Lakeland’s Sarah Breed is among dozens of Polk County residents who aren’t satisfied to watch the solar show at home, where the moon will cover approximately 85 percent of the sun, making for a partial eclipse.
LAKELAND — Weather permitting, the pending solar eclipse will give everyone within the continental United States a pretty good show.
But to view the natural phenomenon in all of its glorious totality on Aug. 21, you must head for a narrow strip that bisects the nation, stretching from Lincoln Beach, Ore., to Charleston, S.C.
Lakeland’s Sarah Breed started planning months ago for a trip to Charleston to view her first total eclipse. No doubt the seaside town will be awash in out-of-towners looking skyward, protective eyewear firmly affixed.
Breed is among dozens of Polk County residents who aren’t satisfied to watch the solar show at home, where the moon will cover approximately 85 percent of the sun, making for a partial eclipse.
For Breed, 29, it’s all about the chance to witness an event that has captured the nation’s imagination, as well as visiting historic Charleston for the first time. She booked a hotel room well in advance, but a number of travelers report that accommodations are rapidly filling up, especially in choice viewing areas.
Protective eyewear, too, can be hard to find.
Special solar shades that meet international safety standards — ISO 12312-2 — have been flying off the shelves of retailers like Lowe’s Home Improvement. Lowe’s stores throughout greater Lakeland report they’ve sold out of the $2 eclipse glasses, but hope to be re-supplied in time for the Aug. 21 main event.
Breed said she’s ready, almost. She and her mother have booked a room, but the special eyewear they ordered online turned out not to comply with safety standards. Still, she’s confident she’ll find the right equipment in time.
“It’s just an experience that few have an opportunity to see,” she said. “I’ve never been to Charleston and I thought it would be a good opportunity.”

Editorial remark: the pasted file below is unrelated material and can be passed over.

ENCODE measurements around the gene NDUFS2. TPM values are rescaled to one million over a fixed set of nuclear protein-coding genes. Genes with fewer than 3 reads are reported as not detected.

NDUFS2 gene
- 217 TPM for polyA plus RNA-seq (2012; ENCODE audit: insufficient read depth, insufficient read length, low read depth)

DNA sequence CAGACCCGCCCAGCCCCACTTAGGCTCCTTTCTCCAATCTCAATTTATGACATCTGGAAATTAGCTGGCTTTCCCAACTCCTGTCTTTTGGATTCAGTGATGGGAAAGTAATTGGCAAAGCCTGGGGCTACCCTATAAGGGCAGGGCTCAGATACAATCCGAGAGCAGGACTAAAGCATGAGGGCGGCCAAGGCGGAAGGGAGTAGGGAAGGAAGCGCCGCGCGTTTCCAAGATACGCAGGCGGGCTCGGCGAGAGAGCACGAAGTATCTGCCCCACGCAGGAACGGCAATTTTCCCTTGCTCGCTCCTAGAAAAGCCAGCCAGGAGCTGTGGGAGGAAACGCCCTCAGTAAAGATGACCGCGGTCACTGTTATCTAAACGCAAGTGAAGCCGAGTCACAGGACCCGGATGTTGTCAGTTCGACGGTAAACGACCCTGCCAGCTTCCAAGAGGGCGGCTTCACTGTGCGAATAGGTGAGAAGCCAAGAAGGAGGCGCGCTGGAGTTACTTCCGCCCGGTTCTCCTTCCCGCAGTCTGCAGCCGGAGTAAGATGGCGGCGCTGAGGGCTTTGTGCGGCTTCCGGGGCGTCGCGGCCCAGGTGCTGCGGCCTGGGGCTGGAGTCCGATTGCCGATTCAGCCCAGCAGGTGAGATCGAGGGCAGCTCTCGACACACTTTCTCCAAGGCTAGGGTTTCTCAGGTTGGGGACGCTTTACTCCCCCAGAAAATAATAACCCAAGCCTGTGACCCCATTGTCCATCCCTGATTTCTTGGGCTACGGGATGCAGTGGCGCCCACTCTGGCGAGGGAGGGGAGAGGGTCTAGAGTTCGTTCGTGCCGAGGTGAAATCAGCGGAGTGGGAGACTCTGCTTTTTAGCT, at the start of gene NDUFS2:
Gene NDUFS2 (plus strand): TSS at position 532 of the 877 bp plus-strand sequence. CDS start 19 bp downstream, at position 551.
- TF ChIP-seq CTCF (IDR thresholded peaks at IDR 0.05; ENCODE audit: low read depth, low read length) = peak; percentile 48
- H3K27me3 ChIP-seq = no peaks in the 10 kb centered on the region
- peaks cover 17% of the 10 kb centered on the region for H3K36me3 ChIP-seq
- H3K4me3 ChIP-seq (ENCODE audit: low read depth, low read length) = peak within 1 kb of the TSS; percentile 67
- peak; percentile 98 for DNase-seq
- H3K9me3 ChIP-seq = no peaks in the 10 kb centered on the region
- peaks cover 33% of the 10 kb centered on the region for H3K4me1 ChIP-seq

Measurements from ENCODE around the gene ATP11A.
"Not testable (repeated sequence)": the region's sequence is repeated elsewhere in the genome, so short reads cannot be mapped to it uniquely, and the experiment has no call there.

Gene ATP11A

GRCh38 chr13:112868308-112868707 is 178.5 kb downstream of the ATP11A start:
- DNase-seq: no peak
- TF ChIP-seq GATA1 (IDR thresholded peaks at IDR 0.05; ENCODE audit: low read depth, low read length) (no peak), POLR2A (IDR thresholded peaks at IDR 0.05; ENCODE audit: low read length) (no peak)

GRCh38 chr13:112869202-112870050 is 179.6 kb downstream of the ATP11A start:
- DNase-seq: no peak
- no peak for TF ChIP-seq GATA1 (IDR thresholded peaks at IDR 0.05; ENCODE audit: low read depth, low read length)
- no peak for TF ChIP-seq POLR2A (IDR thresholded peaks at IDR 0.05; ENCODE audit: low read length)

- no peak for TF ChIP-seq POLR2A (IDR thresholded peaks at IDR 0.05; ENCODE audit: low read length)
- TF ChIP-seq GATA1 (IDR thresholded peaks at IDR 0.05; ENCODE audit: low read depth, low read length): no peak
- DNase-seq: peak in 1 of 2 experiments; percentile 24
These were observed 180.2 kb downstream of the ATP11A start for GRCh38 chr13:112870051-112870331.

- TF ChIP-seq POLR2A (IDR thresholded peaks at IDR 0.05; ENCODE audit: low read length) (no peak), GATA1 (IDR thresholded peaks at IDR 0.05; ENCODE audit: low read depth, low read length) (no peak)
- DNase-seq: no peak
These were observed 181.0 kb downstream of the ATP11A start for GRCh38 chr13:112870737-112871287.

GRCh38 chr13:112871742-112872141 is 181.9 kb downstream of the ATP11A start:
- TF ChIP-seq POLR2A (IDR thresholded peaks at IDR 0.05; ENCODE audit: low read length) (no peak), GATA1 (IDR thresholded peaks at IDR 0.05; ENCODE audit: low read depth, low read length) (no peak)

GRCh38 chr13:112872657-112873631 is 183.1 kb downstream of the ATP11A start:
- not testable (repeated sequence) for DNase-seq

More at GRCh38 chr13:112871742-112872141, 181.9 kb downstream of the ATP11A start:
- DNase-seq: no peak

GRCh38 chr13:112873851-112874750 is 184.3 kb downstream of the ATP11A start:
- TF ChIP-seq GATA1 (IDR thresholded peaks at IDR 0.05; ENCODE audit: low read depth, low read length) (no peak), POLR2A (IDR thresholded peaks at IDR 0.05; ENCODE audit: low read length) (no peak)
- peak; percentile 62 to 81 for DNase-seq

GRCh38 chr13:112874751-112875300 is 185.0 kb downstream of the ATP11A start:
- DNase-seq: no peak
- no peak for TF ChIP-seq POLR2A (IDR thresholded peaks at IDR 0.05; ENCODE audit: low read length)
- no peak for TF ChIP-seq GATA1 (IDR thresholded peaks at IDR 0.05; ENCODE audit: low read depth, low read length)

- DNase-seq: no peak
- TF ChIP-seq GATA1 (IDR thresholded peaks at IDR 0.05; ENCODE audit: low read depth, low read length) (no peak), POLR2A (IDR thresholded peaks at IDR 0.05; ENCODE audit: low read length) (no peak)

Some local shadow chasers are astronomy buffs who are zeroing in to maximize the duration of the totality of the eclipse. Such is the case with Lakeland’s Kevin Schwabe, 47, who is heading for Niota, Tenn., where the duration will exceed several minutes.
The longest anyone will be able to see the totality event, where the moon fully covers the sun, is 2 minutes and 40 seconds. That’s in Hopkinsville, Ky.
“(Niota) is where the centerline (of the moon’s shadow) is crossing Interstate 75,” Schwabe said. “The closer to the middle, the longer the totality is. We should hopefully have a couple of minutes” to witness the totality.
Lakeland’s Joe Concepcion is heading into the wilds of North Georgia to get a better view of the eclipse, preferring the solitude of the Appalachian Trail.
“Tomorrow is never guaranteed so why waste the moment?” he said in an email. “I love hiking and outdoor exploration. … My main motivation comes down to wanting to experience an amazing natural phenomenon in an amazing setting.”
Vancouver, Wash., lies just outside the swath of 100 percent totality, but it’s close enough to motivate Lauren Magnusson of Lakeland to make the trip.
The retired science teacher has family in Vancouver, a close neighbor to Portland, Ore. So she and her mother, Janice Andersen, of Winter Haven, plan a trip westward, in part to celebrate Andersen’s 80th birthday.
“It’s kind of a twofer,” said Magnusson, 56, adding that she’s not that much into astronomy. “I’m more of a science buff. I’m a retired biology teacher, so it (the eclipse) is not in my wheelhouse. But it’s pretty cool.”
Eric Pera can be reached at firstname.lastname@example.org or 863-802-7528.
13 August 2017 12:33 am
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